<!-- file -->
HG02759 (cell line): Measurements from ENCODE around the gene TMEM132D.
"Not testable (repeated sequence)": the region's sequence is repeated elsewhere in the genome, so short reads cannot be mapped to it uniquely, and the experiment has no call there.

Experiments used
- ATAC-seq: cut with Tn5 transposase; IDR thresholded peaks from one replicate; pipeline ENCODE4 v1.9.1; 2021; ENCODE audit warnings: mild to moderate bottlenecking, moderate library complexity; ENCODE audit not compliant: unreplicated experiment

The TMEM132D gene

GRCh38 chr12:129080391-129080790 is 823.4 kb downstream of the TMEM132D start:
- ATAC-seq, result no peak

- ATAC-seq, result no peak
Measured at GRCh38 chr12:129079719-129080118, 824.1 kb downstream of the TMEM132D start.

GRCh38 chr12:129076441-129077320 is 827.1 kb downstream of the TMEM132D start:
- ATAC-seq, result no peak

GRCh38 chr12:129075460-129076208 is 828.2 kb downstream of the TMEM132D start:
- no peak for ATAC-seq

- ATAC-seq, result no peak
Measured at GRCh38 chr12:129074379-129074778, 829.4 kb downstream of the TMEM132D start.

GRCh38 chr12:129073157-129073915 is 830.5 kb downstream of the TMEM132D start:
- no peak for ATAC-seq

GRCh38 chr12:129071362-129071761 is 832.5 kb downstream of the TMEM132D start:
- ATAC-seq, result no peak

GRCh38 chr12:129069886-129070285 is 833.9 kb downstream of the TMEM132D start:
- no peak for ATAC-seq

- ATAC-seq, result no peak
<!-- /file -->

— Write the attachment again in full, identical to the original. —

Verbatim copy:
HG02759 (cell line): Measurements from ENCODE around the gene TMEM132D.
"Not testable (repeated sequence)": the region's sequence is repeated elsewhere in the genome, so short reads cannot be mapped to it uniquely, and the experiment has no call there.

Experiments used
- ATAC-seq: cut with Tn5 transposase; IDR thresholded peaks from one replicate; pipeline ENCODE4 v1.9.1; 2021; ENCODE audit warnings: mild to moderate bottlenecking, moderate library complexity; ENCODE audit not compliant: unreplicated experiment

The TMEM132D gene

GRCh38 chr12:129080391-129080790 is 823.4 kb downstream of the TMEM132D start:
- ATAC-seq, result no peak

- ATAC-seq, result no peak
Measured at GRCh38 chr12:129079719-129080118, 824.1 kb downstream of the TMEM132D start.

GRCh38 chr12:129076441-129077320 is 827.1 kb downstream of the TMEM132D start:
- ATAC-seq, result no peak

GRCh38 chr12:129075460-129076208 is 828.2 kb downstream of the TMEM132D start:
- no peak for ATAC-seq

- ATAC-seq, result no peak
Measured at GRCh38 chr12:129074379-129074778, 829.4 kb downstream of the TMEM132D start.

GRCh38 chr12:129073157-129073915 is 830.5 kb downstream of the TMEM132D start:
- no peak for ATAC-seq

GRCh38 chr12:129071362-129071761 is 832.5 kb downstream of the TMEM132D start:
- ATAC-seq, result no peak

GRCh38 chr12:129069886-129070285 is 833.9 kb downstream of the TMEM132D start:
- no peak for ATAC-seq

- ATAC-seq, result no peak